Features and Occasionals

Breast Health Awareness—for Everyone

By Marlene Lambert

The breast exam lesson I was given by a doctor many years ago was a reminder to practice a routine based on fear, looking for suspicious changes in shape, and feeling for “lumps.” I was focused on finding a problem, which is important, but not on getting to know my own healthy breasts or maintaining their health. We need more talk about awareness of breast health. Here is a quick guide to maintaining healthy breasts, both female and male.

Get to know it!

Few women get to know their own breasts until there is a problem; even fewer men know theirs. A monthly self-exam is certainly a good start, but it’s not enough. Basic breast exam information provides no explanation about the range of variation of healthy breast tissue. Yes, guys have breast tissue as well. And, although male breast cancer is rare, it’s almost always fatal due to late detection.

Breast tissue can extend toward the clavicle (collar bone) and into the axilla (arm pit). As most women know, breasts can be bigger on one side than the other. This is okay.

Few of us, female or male, were aware of normal stages of breast development, and fewer of us know anything about involution—that tissue is supposed to change over time. Breast tissue, female or male, eventually turns to fat. It naturally becomes saggy. This is not a sign of failure of character nor is it a sign of ill-fitting bras. It just happens. To everyone. Just accept it. In the same way that the thymus gland turned to fat in our teens, mammary glands do the same later in life.

Move it!

Breast tissue lies in front of the muscular wall of the chest. Since there are no intrinsic muscles, drainage of venous blood and lymph through breast tissue relies on mechanics outside of itself. Although a direct link between cancer and wearing a bra is not proven, it’s a no-brainer that tight-fitting garments restrict the movement of lymph and venous blood. Whenever possible, let breast tissue move freely! Stretch your arms overhead, extend your ribcage laterally, rotate the neck and shoulders to loosen the muscles and joints that surround the breasts. Gentle self-massage is a great way to further enhance circulation through breast tissue. And ladies, if you notice denser tissue along the edge where your underwire rests, target this area. Do be gentle; even though it is dense, it is not muscle, so deep pressure is a bad idea.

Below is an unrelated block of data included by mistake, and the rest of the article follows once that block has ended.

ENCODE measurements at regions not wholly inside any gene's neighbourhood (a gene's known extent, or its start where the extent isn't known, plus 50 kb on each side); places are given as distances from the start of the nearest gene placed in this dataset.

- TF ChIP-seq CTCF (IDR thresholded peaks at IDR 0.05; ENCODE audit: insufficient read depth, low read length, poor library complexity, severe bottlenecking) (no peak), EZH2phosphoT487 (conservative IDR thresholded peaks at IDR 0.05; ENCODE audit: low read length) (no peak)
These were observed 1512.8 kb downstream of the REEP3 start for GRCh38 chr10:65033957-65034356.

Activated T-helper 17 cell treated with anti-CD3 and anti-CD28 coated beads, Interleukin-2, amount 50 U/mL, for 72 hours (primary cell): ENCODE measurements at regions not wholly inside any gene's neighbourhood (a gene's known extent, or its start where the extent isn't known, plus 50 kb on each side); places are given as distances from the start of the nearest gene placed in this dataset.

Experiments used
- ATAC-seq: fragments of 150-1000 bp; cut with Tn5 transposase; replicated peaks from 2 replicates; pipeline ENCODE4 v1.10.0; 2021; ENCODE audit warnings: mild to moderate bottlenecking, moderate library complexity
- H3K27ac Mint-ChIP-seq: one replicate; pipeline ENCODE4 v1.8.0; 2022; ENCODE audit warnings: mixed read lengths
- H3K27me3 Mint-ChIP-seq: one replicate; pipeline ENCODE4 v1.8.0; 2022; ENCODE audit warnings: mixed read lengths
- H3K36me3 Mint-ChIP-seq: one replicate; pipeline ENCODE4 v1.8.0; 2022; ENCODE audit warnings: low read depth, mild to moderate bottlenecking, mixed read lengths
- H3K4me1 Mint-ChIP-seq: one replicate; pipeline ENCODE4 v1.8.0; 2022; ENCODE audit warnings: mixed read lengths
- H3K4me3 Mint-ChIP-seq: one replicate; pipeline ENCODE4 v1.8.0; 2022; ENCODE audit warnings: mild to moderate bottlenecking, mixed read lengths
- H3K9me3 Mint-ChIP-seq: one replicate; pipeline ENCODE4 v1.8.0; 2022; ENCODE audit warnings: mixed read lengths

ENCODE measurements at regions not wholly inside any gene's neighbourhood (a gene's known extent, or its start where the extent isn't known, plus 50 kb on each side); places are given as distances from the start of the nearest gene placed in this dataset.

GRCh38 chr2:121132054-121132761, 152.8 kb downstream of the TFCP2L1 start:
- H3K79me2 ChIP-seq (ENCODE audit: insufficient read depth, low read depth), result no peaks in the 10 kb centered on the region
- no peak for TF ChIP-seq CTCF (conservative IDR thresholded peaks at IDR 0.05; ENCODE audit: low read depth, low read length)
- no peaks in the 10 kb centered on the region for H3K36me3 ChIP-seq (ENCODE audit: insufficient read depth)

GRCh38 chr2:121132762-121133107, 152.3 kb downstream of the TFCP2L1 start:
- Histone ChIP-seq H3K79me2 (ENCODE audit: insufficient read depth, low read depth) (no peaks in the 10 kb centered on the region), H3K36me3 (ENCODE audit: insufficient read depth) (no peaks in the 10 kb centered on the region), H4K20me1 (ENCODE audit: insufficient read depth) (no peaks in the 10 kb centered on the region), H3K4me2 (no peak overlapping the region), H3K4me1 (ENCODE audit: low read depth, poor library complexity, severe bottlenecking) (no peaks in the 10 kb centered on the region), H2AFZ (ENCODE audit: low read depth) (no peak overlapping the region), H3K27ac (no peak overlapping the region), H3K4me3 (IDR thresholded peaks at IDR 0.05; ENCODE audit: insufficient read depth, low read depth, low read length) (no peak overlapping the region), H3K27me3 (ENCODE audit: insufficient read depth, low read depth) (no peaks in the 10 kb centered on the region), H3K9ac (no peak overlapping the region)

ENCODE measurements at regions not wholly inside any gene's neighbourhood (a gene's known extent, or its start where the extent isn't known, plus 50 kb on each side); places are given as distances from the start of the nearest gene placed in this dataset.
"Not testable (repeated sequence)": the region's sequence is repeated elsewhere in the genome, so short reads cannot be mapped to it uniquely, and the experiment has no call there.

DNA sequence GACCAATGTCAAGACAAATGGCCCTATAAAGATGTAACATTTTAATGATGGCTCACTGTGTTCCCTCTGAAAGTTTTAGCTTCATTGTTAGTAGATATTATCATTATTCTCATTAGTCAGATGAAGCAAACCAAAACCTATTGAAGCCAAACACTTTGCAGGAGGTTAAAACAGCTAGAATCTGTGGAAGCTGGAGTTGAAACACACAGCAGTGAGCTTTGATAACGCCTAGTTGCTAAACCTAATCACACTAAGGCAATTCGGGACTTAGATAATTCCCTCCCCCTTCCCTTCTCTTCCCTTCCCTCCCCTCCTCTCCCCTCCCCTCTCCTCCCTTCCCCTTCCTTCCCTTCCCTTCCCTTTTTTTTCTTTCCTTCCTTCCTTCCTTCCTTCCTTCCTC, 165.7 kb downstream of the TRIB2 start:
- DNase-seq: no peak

The good news is that almost all breasts (yes, male and female alike) are kind of lumpy. Breast tissue can be dense or loose, and it can vary in the same person. Breast tissue, female or male, can have fibrotic areas. Massaging your breast tissue daily in addition to examining it monthly gives you much more data for monitoring changes. Improved circulation is good for easing tenderness and lumpiness. Breast massage can address swelling and pain associated with the menstrual cycle and nursing, as well as soreness from injury and surgery.

Treat yourself!

It’s one thing to massage your own body; it’s quite another to be fully relaxed and receive a professional therapeutic massage. Breast area massage work not only treats breast tissue (including scar tissue) directly, it also benefits shoulder, neck, and upper back areas, not to mention respiration, circulation, and digestion. And of course it promotes self-acceptance, and a loving attitude toward oneself!

Breast tissue massage is legal in Utah, but women must sign a consent form that outlines a plan of treatment; men don’t have to. It is illegal to work the nipple and areola on either women or men. Look for a therapist with training in manual lymph drainage, lymph drainage therapy, visceral manipulation (thorax work), and/or one who has been certified in breast massage. Most basic massage school certifications do not include any of this; some do. Practitioners usually have advanced and specific training. Check before you book your appointment.

A massage is not an exam. Practice both, and spread the word about breast health awareness.

Marlena Lambert is a licensed massage therapist, and an adjunct professor for yoga and meditation in the College of Nursing at Westminster College in Salt Lake City.

This article was originally published on November 1, 2013.